'Red Dead Redemption 2' - 3 ways it could fail
Saddle up, pardners. We’re going back to the wild, wild west.
Rockstar Games, the minds behind the juggernaut Grand Theft Auto series, set the Internet ablaze this week by announcing Red Dead Redemption 2, an upcoming sequel to 2010’s Old West action-adventure epic, Red Dead Redemption.
For those who’ve never slung guns in Rockstar’s vision of American frontier, Red Dead Redemption had players taking on the role of tough-talking, fast-shooting anti-hero John Marston in a sprawling recreation of the Old West. The game’s sharp writing, amazing action and beautiful scenery cemented it as one of the best open-world games ever, and for years fans have been hoping – nay, praying – for a sequel.
Their wishes are coming true. On Thursday, Rockstar Games released the first teaser trailer for Red Dead Redemption 2, giving a one-minute glimpse of the game’s stunningly gorgeous wilderness and its intricately detailed frontier settlements. It’s scheduled to be released in the fall of 2017 on the Xbox One and PlayStation 4.
MAKING IT A DIRECT SEQUEL TO RED DEAD REDEMPTION
Red Dead Redemption had a great ending, one I don’t want to spoil for those who’ve yet to experience it. And while it would be fascinating to revisit the lives of some of those characters, the game ended on the sunset of the Wild West as we knew it, with America just three years away from entering the First World War.
No matter what the title might suggest, it would be a mistake to have Red Dead Redemption 2 be a direct sequel. A prequel following the early years of gunslinger John Marston could be fantastic, or maybe a separate story taking place in parallel with Red Dead Redemption, in a different part of the American Southwest. The teaser doesn’t do anything to explicitly suggest the game is set in the late 1910s or early 1920s, and that’s reassuring. Anachronistic submachine guns in Battlefield 1 are one thing, but we don’t want them in a gritty, authentic Western.
NOT RELEASING IT ON PC
So far, Rockstar Games has only announced Red Dead Redemption 2 for the Xbox One and PlayStation 4, and this has got Windows PC gamers in a bit of a tizzy – with good reason.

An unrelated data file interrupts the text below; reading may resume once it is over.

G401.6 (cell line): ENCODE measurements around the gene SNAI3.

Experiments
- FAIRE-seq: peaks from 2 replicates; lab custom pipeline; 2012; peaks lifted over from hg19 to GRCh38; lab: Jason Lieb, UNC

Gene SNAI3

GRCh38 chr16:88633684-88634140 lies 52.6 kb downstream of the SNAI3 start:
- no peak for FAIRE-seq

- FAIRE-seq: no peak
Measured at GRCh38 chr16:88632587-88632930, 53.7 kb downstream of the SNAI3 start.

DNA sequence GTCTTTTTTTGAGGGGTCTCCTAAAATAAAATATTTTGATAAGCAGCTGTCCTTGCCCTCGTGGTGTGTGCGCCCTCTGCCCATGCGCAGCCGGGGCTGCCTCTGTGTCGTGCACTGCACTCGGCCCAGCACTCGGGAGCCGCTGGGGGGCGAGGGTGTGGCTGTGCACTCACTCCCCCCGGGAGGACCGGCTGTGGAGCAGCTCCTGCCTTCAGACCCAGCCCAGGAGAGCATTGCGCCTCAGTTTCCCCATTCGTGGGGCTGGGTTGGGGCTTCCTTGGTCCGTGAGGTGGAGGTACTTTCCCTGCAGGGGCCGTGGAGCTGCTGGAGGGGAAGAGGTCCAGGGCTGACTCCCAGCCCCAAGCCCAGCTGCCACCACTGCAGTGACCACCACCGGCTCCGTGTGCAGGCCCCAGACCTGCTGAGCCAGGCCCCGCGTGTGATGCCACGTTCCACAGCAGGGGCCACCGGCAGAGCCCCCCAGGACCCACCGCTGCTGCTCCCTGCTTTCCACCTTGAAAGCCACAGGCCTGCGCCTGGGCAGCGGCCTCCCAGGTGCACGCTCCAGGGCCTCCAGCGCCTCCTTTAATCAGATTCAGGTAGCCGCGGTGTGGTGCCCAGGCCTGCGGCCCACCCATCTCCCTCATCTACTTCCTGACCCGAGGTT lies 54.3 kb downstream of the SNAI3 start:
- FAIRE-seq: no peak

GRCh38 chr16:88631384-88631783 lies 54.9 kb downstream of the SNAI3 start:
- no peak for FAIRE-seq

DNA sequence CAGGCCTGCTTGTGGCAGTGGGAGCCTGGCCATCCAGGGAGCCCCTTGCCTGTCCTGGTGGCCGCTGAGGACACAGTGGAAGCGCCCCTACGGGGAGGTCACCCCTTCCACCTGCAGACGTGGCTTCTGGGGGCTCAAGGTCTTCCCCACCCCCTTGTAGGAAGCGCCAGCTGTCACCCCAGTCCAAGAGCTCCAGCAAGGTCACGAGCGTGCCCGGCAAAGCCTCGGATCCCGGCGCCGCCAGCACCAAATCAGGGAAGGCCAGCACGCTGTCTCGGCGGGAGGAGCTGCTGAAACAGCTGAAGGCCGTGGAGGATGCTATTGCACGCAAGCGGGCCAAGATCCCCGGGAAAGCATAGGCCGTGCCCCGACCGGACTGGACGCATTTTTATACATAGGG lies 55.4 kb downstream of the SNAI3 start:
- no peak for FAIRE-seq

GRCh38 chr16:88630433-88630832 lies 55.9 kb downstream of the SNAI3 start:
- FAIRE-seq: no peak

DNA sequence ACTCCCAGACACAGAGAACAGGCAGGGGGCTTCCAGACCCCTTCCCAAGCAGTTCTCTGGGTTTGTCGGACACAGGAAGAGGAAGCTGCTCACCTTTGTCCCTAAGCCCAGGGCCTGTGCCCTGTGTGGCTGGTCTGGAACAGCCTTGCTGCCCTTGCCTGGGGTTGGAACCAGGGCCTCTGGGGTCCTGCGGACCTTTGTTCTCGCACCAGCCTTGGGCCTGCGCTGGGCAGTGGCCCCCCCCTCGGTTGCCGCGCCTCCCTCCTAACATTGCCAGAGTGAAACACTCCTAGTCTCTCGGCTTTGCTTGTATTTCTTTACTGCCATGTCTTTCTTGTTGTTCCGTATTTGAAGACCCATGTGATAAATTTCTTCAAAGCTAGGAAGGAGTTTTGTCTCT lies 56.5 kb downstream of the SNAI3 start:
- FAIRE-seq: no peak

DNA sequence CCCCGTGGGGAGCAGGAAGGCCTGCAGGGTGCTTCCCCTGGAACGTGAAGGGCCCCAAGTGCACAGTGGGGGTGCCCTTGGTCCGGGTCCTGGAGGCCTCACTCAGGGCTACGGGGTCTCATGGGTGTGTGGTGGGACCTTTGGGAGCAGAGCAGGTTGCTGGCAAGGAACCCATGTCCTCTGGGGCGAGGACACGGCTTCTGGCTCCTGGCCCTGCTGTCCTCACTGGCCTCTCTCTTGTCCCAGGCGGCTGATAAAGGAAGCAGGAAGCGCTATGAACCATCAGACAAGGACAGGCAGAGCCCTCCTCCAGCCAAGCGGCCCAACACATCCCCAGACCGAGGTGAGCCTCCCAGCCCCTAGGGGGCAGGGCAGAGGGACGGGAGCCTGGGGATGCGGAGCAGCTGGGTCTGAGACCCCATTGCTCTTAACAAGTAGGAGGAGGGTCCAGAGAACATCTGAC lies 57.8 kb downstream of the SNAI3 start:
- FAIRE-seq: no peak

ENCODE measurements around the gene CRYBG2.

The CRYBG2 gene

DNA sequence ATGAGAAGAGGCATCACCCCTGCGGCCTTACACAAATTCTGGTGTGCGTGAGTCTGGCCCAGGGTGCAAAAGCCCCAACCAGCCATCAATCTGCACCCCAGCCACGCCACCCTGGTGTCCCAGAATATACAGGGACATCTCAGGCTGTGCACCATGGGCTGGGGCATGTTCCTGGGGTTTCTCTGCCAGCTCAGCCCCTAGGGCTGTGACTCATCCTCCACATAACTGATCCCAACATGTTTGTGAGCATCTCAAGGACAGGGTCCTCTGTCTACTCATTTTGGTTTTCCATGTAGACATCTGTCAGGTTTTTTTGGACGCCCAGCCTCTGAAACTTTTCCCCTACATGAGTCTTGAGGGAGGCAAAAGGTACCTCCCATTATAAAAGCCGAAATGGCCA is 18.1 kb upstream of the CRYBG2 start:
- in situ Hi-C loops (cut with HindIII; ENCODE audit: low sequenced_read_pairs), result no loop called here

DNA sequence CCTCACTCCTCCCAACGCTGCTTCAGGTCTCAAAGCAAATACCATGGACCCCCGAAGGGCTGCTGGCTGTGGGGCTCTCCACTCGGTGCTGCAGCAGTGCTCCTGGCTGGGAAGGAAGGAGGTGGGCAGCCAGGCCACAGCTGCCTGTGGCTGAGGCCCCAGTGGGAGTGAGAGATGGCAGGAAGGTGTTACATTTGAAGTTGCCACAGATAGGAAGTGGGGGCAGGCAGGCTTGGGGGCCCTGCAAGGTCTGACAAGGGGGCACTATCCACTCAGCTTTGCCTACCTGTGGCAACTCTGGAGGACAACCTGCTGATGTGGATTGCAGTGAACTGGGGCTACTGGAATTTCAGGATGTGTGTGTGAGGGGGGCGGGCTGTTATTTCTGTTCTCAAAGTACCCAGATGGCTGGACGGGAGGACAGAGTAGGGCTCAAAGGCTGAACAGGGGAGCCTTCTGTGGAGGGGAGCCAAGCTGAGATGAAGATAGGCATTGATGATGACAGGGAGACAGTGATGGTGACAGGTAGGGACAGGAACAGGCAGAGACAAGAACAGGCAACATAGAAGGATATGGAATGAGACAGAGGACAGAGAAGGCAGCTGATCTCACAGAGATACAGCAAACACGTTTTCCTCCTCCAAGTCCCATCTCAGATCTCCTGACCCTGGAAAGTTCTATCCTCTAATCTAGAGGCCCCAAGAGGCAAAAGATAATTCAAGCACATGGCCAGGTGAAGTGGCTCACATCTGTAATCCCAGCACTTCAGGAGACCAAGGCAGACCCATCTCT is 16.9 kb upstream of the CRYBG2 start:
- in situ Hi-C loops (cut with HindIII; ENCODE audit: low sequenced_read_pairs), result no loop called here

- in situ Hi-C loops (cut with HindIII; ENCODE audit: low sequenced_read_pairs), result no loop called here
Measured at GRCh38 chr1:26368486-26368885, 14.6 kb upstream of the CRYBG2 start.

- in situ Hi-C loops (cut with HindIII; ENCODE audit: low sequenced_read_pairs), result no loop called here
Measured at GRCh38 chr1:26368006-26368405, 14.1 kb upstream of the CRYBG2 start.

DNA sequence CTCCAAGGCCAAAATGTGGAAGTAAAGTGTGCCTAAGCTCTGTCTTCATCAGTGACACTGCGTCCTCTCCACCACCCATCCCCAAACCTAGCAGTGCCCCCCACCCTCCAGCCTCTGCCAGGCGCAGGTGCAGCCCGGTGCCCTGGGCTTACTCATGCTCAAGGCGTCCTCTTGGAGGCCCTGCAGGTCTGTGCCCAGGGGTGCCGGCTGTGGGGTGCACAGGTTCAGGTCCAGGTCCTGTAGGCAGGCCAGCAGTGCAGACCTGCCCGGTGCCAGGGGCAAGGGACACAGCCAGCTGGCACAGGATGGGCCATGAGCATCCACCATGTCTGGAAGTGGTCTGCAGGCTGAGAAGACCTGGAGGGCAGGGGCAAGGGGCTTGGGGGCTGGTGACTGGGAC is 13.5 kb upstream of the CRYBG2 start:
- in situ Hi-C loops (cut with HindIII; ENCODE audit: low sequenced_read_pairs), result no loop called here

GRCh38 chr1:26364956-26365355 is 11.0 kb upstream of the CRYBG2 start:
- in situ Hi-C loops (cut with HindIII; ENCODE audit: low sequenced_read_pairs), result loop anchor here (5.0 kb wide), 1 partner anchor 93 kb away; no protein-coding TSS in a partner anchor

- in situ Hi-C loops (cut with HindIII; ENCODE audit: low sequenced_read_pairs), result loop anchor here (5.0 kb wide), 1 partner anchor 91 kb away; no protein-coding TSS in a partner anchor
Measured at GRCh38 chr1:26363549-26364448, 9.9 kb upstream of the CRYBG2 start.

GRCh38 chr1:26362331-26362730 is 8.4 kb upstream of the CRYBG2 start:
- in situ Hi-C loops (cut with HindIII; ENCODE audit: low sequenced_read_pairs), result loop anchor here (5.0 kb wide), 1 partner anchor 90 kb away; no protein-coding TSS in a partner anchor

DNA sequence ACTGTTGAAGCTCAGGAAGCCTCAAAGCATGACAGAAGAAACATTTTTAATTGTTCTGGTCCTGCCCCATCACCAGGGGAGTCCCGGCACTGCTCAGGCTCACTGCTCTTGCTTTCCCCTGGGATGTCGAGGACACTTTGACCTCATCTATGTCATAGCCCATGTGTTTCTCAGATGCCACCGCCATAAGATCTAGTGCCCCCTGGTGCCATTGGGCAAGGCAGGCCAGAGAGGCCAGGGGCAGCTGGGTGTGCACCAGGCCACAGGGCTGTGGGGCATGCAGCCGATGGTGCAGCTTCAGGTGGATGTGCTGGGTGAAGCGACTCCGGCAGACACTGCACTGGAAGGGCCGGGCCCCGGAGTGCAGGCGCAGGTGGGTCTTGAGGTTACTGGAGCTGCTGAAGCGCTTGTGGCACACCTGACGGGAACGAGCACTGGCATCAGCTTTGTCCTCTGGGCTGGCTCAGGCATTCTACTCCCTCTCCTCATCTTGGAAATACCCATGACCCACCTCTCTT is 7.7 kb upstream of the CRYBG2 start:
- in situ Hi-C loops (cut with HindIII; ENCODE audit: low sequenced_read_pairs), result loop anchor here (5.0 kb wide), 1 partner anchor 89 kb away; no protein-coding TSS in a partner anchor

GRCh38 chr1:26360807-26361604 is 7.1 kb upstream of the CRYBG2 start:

In 2017, (or, let’s be real, 2018 when the game actually comes out after the inevitable delay announcement) the current-gen Xbox One and PS4 will be quite long in the tooth, while a mid-to-high-ranged PC will offer not only significantly better visuals, but will be the place where savvy gamers create cool, funny or outrageous game-altering modifications.
While Red Dead Redemption 2 could conceivably take advantage of the added power of the PlayStation 4 Pro (out this November) and Xbox’s next-gen Project Scorpio (out at the end of next year), it would be a huge snub to Rockstar’s vast legion of PC gaming fans if they didn’t eventually release it for Windows machines. It better happen, dang it!
FOCUSING TOO MUCH ON THE ONLINE EXPERIENCE
Once upon a time, Rockstar Games made extraordinary story-based add-on content for the Grand Theft Auto series, with Grand Theft Auto IV giving us meaty bonus chapters about outlaw biker gangs and flamboyant crime kingpins. Then Grand Theft Auto V came out with its insanely popular Grand Theft Auto: Online multiplayer component, and everything came to a crashing halt.
Grand Theft Auto: Online is such a monstrous success for Rockstar that there’s simply been no incentive for the studio to develop new single-player content for GTA V. Instead, they crank out new vehicles, outfits, hideouts and such for GTA: Online, which can be purchased for real-world money by players too impatient to earn in-game virtual currency. (GTA: Online players have reportedly spent more than US$500 million on these digital dollars. Thunderation!)
Rockstar has already said that Red Dead Redemption 2’s “vast and atmospheric world will also provide the foundation for a brand new online multiplayer experience,” but they would be wise to keep their crass microtransactional madness confined to the Grand Theft Auto franchise. Anything else would be justification for a spell in the hoosegow… or maybe a permanent residence on boot hill.